Deadly Afghanistan attack: It wasn't just the Taliban
The Taliban combined with an Al Qaeda-linked militant group and others to kill eight US soldiers in northeastern Afghanistan Sunday. The Taliban's flexibility is a major threat to US forces.
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"They [Hizb-i-Islami] are extending their activities in Northern Afghanistan," says Waliullah Rahmani, head of the Kabul Center for Strategic Studies. "Nuristan is a key province for Hizb-i-Islami who are planning and implementing attacks into Badakhshan and other [nearby] provinces."Skip to next paragraph
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The eastern insurgency also includes many Arab and Central Asian fighters, says Kabul-based analyst Haroun Mir. These forces are interested in expanding into northern Afghanistan and even pushing into Central Asia from Pakistan – putting Nuristan in their crosshairs. It looks familiar to him as a strategy used by mujahideen commander Gen. Ahmed Shah Massod during the anti-Soviet resistance.
"That was the exact strategy of Massod – take the garrisons out of the mountains to allow free flow of fighters and weapons from Pakistan to Afghanistan," says Mr. Mir. "Al Qaeda is interested in moving into Central Asia too."
NATO pulling back from remote outposts
The US troops originally went into Kamdesh to set up a Provincial Reconstruction Team there, but those plans never got off the ground because of the outpost's difficult-to-defend location.
"The locals at the outset were happy we were sending soldiers because they thought we would protect them," says Robert F. Strand, a scholar based in Arizona who is an expert on Nuristan's culture and languages. "We lost support there because we never did defend the population, we just sat there as the [Hizb-i-Islami fighters] took over village after village."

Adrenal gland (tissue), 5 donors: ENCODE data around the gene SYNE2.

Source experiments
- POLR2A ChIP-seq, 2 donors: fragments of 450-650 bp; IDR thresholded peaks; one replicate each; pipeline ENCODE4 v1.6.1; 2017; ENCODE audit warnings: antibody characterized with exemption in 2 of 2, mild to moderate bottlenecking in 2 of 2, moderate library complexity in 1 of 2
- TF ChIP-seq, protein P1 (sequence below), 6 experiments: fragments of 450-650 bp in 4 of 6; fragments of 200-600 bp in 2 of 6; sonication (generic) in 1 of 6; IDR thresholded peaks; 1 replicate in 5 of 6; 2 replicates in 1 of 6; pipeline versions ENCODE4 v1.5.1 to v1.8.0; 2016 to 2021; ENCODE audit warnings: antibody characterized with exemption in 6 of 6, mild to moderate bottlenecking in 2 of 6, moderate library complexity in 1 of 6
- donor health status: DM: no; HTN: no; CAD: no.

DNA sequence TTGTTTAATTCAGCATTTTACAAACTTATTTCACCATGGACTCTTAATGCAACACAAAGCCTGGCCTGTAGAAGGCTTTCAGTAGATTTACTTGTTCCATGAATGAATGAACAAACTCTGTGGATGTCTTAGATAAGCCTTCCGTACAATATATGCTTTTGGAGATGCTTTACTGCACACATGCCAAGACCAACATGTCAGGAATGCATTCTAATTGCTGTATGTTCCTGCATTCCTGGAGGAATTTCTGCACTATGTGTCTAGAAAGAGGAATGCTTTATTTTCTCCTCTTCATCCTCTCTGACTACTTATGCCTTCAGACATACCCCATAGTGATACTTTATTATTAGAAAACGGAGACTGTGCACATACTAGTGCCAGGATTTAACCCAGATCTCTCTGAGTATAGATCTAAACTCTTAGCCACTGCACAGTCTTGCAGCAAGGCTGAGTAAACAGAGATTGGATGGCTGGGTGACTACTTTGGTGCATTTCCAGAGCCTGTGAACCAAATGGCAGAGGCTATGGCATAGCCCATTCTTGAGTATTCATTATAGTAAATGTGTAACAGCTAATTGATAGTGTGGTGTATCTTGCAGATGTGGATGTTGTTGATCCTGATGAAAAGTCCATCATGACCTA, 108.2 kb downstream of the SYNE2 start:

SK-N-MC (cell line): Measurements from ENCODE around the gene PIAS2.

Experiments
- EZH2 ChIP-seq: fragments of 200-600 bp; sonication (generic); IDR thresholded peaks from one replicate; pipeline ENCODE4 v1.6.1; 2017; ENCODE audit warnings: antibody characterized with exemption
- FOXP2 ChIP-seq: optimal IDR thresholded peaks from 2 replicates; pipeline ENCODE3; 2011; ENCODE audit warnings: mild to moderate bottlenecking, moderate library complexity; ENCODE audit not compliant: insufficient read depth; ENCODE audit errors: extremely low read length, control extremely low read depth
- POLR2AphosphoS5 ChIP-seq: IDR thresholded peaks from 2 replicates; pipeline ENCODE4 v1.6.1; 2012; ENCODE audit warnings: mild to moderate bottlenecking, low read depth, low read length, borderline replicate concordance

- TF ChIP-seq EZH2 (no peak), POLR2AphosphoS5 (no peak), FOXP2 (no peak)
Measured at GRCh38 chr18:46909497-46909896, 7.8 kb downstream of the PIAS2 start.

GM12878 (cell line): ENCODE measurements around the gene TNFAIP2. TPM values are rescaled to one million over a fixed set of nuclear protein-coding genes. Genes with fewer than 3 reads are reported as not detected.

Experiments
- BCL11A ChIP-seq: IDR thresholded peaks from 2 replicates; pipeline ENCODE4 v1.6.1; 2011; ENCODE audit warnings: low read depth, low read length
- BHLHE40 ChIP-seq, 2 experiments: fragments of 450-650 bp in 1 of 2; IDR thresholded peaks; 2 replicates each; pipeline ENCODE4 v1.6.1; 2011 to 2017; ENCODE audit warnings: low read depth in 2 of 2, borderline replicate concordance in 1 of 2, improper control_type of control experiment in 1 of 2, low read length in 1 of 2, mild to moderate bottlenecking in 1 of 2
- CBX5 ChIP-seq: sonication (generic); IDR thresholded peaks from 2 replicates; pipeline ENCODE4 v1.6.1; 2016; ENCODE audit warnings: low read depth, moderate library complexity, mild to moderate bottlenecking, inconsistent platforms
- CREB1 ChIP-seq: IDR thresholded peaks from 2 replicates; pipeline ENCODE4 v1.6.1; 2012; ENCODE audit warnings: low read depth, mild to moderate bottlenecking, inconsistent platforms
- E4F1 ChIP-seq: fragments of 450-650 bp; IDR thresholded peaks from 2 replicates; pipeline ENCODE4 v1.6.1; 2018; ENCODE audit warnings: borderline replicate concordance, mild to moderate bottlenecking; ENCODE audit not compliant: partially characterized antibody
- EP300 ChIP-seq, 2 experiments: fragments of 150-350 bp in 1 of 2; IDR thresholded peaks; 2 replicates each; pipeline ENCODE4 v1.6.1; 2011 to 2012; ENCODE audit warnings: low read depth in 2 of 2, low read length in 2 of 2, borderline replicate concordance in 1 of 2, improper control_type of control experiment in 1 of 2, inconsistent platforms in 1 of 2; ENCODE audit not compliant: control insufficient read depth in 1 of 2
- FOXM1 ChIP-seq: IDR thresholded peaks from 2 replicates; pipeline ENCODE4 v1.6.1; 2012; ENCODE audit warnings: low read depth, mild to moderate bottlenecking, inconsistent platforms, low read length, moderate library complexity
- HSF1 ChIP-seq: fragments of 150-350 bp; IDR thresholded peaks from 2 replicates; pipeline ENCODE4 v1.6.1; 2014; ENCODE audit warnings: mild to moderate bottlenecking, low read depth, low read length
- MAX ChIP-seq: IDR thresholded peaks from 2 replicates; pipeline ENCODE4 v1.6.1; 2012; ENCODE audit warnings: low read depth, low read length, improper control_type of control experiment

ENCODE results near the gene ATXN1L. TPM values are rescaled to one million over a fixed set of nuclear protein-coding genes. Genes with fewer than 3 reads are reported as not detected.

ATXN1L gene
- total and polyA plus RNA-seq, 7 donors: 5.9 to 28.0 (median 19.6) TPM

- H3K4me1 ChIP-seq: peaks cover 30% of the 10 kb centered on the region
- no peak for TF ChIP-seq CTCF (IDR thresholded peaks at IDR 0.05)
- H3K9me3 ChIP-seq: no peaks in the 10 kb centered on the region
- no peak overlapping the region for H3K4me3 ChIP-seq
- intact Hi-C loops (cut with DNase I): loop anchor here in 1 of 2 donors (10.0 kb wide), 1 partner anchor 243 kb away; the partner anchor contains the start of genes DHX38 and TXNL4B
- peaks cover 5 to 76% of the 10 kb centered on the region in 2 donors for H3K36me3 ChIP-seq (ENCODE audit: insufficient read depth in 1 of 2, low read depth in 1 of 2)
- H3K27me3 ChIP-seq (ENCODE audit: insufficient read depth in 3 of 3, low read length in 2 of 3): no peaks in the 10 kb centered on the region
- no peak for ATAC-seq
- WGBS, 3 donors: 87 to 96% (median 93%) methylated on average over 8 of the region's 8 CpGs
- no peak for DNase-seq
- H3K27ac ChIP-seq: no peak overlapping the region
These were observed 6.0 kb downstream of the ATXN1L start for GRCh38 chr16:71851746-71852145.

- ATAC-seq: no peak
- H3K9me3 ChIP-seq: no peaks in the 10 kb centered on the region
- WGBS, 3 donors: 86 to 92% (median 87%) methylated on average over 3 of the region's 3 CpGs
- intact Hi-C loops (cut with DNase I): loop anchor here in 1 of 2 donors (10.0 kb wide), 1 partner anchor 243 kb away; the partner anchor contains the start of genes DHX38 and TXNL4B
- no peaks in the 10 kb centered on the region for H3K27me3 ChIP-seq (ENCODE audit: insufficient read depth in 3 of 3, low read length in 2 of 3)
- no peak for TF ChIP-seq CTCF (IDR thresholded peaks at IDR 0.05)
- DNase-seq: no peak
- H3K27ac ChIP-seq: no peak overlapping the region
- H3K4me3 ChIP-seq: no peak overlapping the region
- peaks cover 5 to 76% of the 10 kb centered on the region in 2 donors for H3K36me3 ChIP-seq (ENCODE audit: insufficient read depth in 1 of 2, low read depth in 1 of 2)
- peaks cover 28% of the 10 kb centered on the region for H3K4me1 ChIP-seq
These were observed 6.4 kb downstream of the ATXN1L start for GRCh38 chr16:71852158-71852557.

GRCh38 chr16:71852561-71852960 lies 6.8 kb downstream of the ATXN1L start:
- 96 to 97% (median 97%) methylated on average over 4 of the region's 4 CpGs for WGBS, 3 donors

Before this weekend's attack, NATO was planning to withdraw its forces from Kamdesh as part as a strategic shift away from remote outposts in favor of guarding larger population centers. Those plans have not changed, according to NATO.
But these various groups behind the attack remain a focus of the US and its allies.
The IMU – a key Al Qaeda group from Central Asia – suffered an apparent blow with the reported death of its longtime leader, Tahir Yuldashev. In a Monday report, the Pakistani newspaper The News says a Taliban commander confirmed that a drone strike back in August killed Mr. Yuldashev. Roggio says this mirrors information from US and Pakistani intelligence sources, giving him "high confidence" that Yuldashev was indeed killed.
"Without holding ground, the best thing you can do is disrupt these networks, and one way you can [do that] is to take this leadership out," says Roggio. "The reality is that the IMU still has a very robust group. It has roots in Pakistan's tribal areas and in some areas of northern Afghanistan, and it's still going to operate. It just may not operate as efficiently."
Hekmatyar unlikely to join political process
As far as tackling Hekmatyar, the Afghan government has floated the idea of entering high-level talks with his group and the Taliban. Mr. Rahmani doubts Hekmatyar would be interested in a political settlement given his past inability to work underneath others.
"He is one who has a very totalitarian mindset and cannot accept others. Because of that I don't think he can take part in any political processes in Afghanistan to share power, or take part in power," says Rahmani.